Volume 67, number 2,3

CHEMICAL PHYSICS LETTERS

to the extent of 1 2 - 1 5 tool %. The preparation of the sample has been described previously [4].

15 November 1979

~°I. *

PHD 2

08

T=153

K

* "+

3. Method of analysis

06

The isotropic part of the 2313 c m - 1 P - H stretching band of PHD 2 was Fourier transformed to provide the vibrational time-correlation function; This function was then modeled [1 ] beginning with a "frozenlattice" gaussian function which reflects the inhomogeneous broadening at short times. Then successively higher-order frozen-lattice memory functions were calculated via coupled Volterra equations. In the present case the memory functions were truncated at the second-order memory function K2FL(t), and the frozenlattice memory function was related to the actual second-order memory function by the relation

/%(0 -- 2K

L(t)e

,

(1)

where n 2 is related to the second and fourth spectral moments, M 2 and M 4, of the isotropic Raman band, and r is an adjustable parameter. The Volterra equations are then used in a reverse manner to give the correlation function C(t) of the real system. The parameter K2 is related to the speed of modulation through the relation K 2 : ½r/+

I,

The correlation functions and normalized firstorder memory function are shown in fig. 1 for the liquid at 153 K. The correlation and memory functions of the liquid at 143 K just above the freezing point (f.p. 139 K), the plastic crystalline phase (phase I) at 130 K, and phase I at 95 K just above the I - I I transition temperature (T c = 93.5 K) are very similar to those of the liquid at 153 K. The correlation functions are not reliable beyond 6 - 7 ps. The wide slit width (2.0 cm - 1 ) necessary at 95 K makes this corre556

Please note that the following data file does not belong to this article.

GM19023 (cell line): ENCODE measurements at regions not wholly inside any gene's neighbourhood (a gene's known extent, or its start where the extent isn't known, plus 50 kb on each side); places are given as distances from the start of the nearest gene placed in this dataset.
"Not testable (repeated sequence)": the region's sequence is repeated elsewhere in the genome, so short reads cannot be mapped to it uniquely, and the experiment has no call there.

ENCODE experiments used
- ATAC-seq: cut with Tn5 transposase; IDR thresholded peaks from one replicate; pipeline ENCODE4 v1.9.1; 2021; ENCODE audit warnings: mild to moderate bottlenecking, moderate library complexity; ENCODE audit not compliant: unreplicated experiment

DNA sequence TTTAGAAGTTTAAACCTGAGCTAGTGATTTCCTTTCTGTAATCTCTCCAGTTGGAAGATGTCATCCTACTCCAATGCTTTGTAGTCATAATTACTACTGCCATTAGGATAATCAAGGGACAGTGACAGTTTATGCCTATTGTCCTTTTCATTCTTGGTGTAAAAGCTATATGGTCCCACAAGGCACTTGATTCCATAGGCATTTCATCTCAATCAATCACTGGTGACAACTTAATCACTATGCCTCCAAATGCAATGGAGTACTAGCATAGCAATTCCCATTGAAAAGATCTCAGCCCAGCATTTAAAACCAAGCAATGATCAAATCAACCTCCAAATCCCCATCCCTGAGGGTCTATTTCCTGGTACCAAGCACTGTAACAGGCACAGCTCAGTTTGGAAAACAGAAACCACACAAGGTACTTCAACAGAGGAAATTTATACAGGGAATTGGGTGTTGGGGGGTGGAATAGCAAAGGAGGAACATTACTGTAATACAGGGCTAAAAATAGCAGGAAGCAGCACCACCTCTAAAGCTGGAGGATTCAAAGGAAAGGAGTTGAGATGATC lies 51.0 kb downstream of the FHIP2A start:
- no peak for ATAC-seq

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-04

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4

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6

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t(ps)

Fig. 1. Experimental (o) and calculated (+) vibrational correlation functions and the calculated memory function (0) of PHD2 at 153 K in the liquid phase. lation function unreliable beyond about 5.5 ps. The resuits of the correlation-function modeling analysis are given in table 1. Before discussing these results, it should be pointed out that the intensity of the Raman Table 1 Summary of vibrational dephasing analysis Temperature (K)

Mexptl M~Xptl

(3)

4. Correlation and memory functions

o+

0.4

(2)

where ,/-1/2 < 1 for fast modulation and r/-1/2 >> 1 for slow modulation [5]. The speed of modulation is ! characterized by a correlation time r c such that 72= 1/M2(r'c) 2 .

.*

M2 (cm -2) •2 r (ps) M4 (cm -4) n r~ (ps)

rl-1/2

153

143

130

112 99053 110 3.3 1.0 91960 4.6 0.24 0.466

88 59056 85 3.0 0.9 50575 4.0 0.29 0.500

116 90 109320 61418 120 90 3.7 3.4 1.2 0.6 120960 63180 5.4 4.8 0.21 0.26 0.430 0.456

gaussian a) fwhh (cm -1) 24.7 fwhh (cm- 1) fwhh (cm -1) 10.0 exptl c) fwhh (cm -1 ) 6.4

95

21.7

25.8

22.3

9.3

9.5

8.8

6.5

5.5

6.6

a) 2(2 In 2)1]2M1]2. b) 41rcM2./o c) No correction for finite slit width.

Volume 67, number 2,3

CHEMICAL PHYSICS LETTERS